What makes high-performing teams at big companies like Amazon, Adobe, and GE, as well as startups like Buffer so special?
Today, we'll show you. The good news is that these are all fundamental ideas you can use with a minimal amount of practice. The "bad” news, is that they require consistency and determination. These are key habits, not one-time magical, silver bullets.
If you want you and your team to adopt them, you have to put in effort on a regular basis. As obvious as this sounds, not a lot of managers are willing to do that. However, if you are willing to put in the effort, this means you'll really stand out and become the kind of leader that gets recognized and promoted.
With that in mind, let's discuss the 5 habits that can turn your average team into a high-performing team.
5 Key Characteristics of High Performing Teams
It would be impossible to list all the things that characterize the best teams in the world. However, we've been able to find 5 examples of strategies that have worked for them and why they're so effective. They are:
- Having regular, quality 1:1s
- Accepting mistakes and learning from them
- The right amount of recognition
- Doubling down on people's strengths
- Promoting from within
Let's dive into the research on these habits and the experiences of managers who know they work. At the end of each section, we'll give you further reading with detailed advice on how you can apply them to your team.
1. You have weekly or biweekly, quality 1:1s
It's hard to put a real value on 1:1s. At least, that's what we used to think. Fortunately, there's now ample data to measure this crucial soft skills tool.
Research on regular 1:1s shows they can positively impact productivity and engagement, reduce stress, solve bottled-up frustrations, and a number of other things.
According to Gallup: "On average, only 15% of employees who work for a manager who does not meet with them regularly are engaged; managers who regularly meet with their employees almost tripled that level of engagement."
Meanwhile, a 2021 report from MHA has shown that regularly talking to a manager to change stressful things about work was strongly correlated with the healthiest overall workplaces.
And thanks to implementing regular 1:1s, GE was able to "drive a fivefold productivity increase in just one year.”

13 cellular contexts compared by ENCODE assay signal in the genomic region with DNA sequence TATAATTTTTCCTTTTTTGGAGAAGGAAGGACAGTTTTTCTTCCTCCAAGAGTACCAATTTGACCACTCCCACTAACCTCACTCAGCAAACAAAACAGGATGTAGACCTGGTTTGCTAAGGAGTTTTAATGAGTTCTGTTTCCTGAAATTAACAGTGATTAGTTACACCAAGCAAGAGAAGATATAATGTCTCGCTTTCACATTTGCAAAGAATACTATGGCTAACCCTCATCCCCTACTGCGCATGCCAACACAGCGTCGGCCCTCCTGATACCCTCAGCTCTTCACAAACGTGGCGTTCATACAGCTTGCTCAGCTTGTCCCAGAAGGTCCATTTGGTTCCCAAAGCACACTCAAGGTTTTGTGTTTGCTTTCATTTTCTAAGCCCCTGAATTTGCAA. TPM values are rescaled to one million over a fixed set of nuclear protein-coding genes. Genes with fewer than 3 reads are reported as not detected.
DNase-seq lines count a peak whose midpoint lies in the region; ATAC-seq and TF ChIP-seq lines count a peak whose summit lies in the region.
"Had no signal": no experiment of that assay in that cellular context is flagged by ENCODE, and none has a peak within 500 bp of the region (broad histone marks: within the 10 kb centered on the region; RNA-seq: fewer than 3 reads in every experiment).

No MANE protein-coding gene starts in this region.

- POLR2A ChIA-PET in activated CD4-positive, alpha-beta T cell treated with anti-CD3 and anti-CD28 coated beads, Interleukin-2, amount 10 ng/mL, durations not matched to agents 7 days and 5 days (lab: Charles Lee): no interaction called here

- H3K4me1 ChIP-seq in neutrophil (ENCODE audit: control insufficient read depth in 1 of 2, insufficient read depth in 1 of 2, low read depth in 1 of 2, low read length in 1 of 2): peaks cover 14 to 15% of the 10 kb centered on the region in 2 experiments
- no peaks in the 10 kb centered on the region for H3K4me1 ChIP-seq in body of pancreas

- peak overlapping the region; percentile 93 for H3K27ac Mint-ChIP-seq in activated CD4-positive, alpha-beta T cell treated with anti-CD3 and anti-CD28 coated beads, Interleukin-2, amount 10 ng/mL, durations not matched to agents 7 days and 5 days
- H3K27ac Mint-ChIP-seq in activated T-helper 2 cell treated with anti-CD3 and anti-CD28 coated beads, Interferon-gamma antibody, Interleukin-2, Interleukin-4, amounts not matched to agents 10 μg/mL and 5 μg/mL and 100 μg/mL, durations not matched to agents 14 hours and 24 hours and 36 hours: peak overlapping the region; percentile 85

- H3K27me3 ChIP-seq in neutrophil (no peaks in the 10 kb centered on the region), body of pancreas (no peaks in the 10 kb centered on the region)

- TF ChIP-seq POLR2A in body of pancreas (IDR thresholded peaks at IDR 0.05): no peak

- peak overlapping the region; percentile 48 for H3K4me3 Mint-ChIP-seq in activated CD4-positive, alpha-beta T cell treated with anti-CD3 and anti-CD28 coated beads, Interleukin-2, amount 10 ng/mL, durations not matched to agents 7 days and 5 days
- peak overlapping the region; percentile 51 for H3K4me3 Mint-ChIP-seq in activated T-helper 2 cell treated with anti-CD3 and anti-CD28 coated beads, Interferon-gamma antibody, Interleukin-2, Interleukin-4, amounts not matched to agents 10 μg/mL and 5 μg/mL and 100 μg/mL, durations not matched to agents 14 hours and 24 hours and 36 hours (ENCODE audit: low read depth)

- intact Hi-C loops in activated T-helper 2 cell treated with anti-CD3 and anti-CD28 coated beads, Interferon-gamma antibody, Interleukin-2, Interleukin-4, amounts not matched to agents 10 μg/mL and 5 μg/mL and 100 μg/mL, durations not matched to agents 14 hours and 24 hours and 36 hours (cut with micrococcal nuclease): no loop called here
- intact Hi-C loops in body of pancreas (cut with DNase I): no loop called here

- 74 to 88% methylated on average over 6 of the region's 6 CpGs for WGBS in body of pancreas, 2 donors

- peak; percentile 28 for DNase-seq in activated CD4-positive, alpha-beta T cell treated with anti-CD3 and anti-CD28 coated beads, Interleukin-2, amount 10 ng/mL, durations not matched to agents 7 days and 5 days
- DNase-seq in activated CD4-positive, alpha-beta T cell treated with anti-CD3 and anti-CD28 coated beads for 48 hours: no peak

Across industries, it's clear just how fundamentally important 1:1s are to high-performing teams. However, many leaders miss out on their potential by not having them at all or by not preparing for them well enough.
Regular 1:1s turbocharge productivity - here's how to start
When you're trying to establish a new habit, it's easy to feel uncertain of what to do.
To help you, we've prepared these tips for effective one on ones that can help you develop high-performing teams.
Establish a regular cadence
A key aspect of one on ones working well is that you have a consistent schedule for them. When you and your team member can know a meeting is taking place, you're more likely to think about things you can discuss and address various topics. There's no single answer to how often you should have 1:1s, but we recommend every week or every other week that lasts 60 minutes.
Push through awkward
You and your team members may naturally be good at conversing with each other. However, there's also the possibility of the conversation not going so smoothly. That's perfectly fine.
Your first couple of one on ones with a team member will most likely be a bit awkward. If you push through it, you'll find you both will start looking forward to them.
To help you have less awkward conversations, we've prepared a list of 130+ one on one questions you can bring up in various contexts during your check-ins.
Wrapping up, following through, and closing the loop
One on ones should usually end on a high note. Even if you touch on some difficult subjects, the goal of the meeting is to help resolve them and make life easier for your team member. The best way to do that is to wrap up each meeting by thinking of action items you need to do by next time.
To really close the loop and make meetings meaningful, though, make sure to address the action items from the last one on one with them. This ensures you're making progress by holding you both accountable. It also builds confidence, as you both feel the progress being made on issues that are important to them.
Here are some other ways to organize your 1:1s like a real pro:
- Why Your One on One Needs a Meeting Agenda, because just a little preparation goes a really long way
- One on One Meetings: The Only Guide Managers Need, one of the most comprehensive guides you'll find that comes with a free 1:1 meeting template
- One on One Meeting Questions Great Managers Ask Their Teams, so you can always keep the conversation going and get your team to open up
2. You learn from your mistakes
Learning from mistakes is one of the most important principles at Amazon. According to Jeff Bezos:
"One area where I think we are especially distinctive is failure. I believe we are the best place in the world to fail (we have plenty of practice!), and failure and invention are inseparable twins.
To invent you have to experiment, and if you know in advance that it's going to work, it's not an experiment.”
If you look at all the business lines Amazon has now, and their many innovations, you can see they've tried many things. And importantly, not all of them have worked. Remember their Fire phone, Quidsi, or Groupon clone, Amazon Local?
You have to try things that may not work to find the things that will work.